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Original article

Prevalence, causes and magnitude of functional low vision in Sri Lanka: results from a national population based survey

Authors:

C. Gilbert ,

London School of Hygiene and Tropical Medicine, London, GB
About C.
Department of Clinical Research
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K. Edusuriya,

General Hospital, Kandy, LK
About K.
Department of Ophthalmology
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G. V. S. Murthy,

London School of Hygiene and Tropical Medicine, London, GB
About G. V. S.

Department of Clinical Research

 

Indian Institute of Public Health, Hyderabad, India

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H. B. Pant,

Indian Institute of Public Health, Hyderabad, IN
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E. Schmidt,

Sightsavers UK, Haywards Heath, West Sussex, GB
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S. Senanayake,

General Hospital, Kandy, LK
About S.
Department of Ophthalmology
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A. H. Athapattu,

National Blindness, Visual Impairment & Disability Survey, LK
About A. H.
Survey Optometrists
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M. D. Priyangani,

National Blindness, Visual Impairment & Disability Survey, LK
About M. D.
Survey Optometrists
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K. R. T. C. Bandara,

National Blindness, Visual Impairment & Disability Survey, LK
About K. R. T. C.
Survey Optometrists
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C. Rathnayake,

National Blindness, Visual Impairment & Disability Survey, LK
About C.
Survey Optometrists
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Y. G. U. Jayarathne

National Blindness, Visual Impairment & Disability Survey, LK
About Y. G. U.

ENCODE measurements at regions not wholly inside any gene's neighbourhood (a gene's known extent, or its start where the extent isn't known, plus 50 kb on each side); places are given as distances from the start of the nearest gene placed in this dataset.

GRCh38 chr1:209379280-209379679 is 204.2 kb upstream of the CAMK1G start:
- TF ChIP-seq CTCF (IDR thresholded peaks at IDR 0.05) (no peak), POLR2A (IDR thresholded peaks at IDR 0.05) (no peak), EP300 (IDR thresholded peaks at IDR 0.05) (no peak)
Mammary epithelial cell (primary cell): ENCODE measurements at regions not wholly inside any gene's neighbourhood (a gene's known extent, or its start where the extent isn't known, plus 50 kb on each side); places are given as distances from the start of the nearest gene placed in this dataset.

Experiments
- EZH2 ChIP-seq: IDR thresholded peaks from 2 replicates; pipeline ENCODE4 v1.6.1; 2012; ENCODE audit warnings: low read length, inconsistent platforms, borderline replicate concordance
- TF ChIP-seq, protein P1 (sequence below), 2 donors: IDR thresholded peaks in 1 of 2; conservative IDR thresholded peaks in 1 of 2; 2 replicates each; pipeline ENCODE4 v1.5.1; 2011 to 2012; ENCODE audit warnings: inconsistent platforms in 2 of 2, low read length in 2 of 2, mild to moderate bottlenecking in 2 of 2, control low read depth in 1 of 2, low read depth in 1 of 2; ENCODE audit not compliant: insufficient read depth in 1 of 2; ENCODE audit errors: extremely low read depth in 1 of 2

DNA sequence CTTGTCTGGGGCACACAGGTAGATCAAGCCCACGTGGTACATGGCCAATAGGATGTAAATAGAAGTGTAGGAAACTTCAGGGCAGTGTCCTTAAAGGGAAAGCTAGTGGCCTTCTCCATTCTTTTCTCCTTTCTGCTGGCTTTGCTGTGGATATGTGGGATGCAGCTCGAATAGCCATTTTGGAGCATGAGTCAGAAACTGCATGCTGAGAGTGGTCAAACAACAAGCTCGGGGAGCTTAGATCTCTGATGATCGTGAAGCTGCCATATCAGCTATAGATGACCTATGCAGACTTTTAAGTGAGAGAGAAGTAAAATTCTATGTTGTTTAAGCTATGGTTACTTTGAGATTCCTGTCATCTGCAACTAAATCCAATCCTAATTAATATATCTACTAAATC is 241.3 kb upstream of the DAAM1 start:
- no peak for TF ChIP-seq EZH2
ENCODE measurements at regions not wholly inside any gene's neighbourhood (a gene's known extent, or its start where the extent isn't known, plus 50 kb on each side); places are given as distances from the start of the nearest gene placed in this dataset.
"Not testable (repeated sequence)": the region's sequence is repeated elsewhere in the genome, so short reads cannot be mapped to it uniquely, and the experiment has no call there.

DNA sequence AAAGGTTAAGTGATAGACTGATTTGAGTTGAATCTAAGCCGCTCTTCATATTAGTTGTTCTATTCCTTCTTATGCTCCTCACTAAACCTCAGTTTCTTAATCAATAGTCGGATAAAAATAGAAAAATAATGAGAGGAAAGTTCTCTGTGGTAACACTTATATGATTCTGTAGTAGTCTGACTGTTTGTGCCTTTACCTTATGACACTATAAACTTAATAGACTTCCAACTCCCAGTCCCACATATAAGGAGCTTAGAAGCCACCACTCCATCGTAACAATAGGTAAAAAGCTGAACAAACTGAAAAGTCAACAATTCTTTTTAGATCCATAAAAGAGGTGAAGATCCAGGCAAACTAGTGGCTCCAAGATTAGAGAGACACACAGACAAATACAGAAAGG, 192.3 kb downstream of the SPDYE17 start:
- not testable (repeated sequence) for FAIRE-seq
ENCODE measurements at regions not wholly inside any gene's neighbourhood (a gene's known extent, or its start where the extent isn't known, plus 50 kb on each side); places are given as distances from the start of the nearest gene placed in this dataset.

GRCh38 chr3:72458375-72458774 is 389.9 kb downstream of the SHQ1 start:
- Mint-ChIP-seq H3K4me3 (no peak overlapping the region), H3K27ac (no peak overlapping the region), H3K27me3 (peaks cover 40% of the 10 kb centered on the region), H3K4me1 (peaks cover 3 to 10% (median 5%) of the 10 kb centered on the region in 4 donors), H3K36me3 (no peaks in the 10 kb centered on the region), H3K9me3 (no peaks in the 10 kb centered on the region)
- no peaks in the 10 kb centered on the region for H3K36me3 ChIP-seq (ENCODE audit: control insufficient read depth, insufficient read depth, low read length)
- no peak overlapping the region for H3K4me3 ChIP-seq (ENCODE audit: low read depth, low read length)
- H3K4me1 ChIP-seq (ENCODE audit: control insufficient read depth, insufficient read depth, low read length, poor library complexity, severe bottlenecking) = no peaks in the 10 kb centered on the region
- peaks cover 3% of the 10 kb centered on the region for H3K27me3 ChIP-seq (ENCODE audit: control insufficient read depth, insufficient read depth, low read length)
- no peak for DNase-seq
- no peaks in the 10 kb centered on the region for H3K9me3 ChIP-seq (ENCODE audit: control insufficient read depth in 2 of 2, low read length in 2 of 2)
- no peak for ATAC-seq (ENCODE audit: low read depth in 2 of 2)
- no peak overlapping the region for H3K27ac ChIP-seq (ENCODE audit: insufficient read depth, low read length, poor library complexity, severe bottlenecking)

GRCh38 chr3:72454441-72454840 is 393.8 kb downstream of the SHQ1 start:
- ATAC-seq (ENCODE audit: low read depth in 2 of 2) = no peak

Survey Optometrists
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Abstract

Introduction

The following definition of functional low vision is used in surveys to estimate the need for low vision services: corrected visual acuity in the better eye of less than 6/18 down to and including light perception from causes not amenable to treatment. However, such data for Sri Lanka is lacking.

 

Objectives

To determine the prevalence, causes and magnitude of functional low vision in a nationally representative sample of adults aged 40 years and above in Sri Lanka.

 

Methods

Distance visual acuity was measured using a LogMAR E chart. If the acuity was less than 3/60 in either eye, the ability to see hand movements, count fingers or perceive light was assessed. All underwent autorefraction followed by subjective refraction and measurement of best corrected acuity if indicated. Participants with a presenting acuity of <6/12 in the better eye were examined in details and a cause of visual loss was assigned. Analysis included those who fulfilled the definition of functional low vision.

 

Results

Among those examined, 59 participants fulfilled the definition of functional low vision: prevalence 1.02% (95% confidence interval 0.77-1.31%). The commonest causes were complications of cataract surgery (42.4%), and posterior segment conditions (30.5%) principally and age related macular degeneration (5 cases) and other retinal conditions (11 cases). Based on these estimates, 77,600 adults in Sri Lanka may benefit from low vision services.

 

Conclusions

The prevalence of functional low vision is slightly lower than the prevalence of blindness from all causes. Complications of cataract surgery are potentially avoidable causes.

DOI: https://doi.org/10.4038/cmj.v63i5.8741
How to Cite: Gilbert, C., Edusuriya, K., Murthy, G.V.S., Pant, H.B., Schmidt, E., Senanayake, S., Athapattu, A.H., Priyangani, M.D., Bandara, K.R.T.C., Rathnayake, C. and Jayarathne, Y.G.U., 2018. Prevalence, causes and magnitude of functional low vision in Sri Lanka: results from a national population based survey. Ceylon Medical Journal, 63(5), pp.s40–s44. DOI: http://doi.org/10.4038/cmj.v63i5.8741
Published on 31 Oct 2018.
Peer Reviewed

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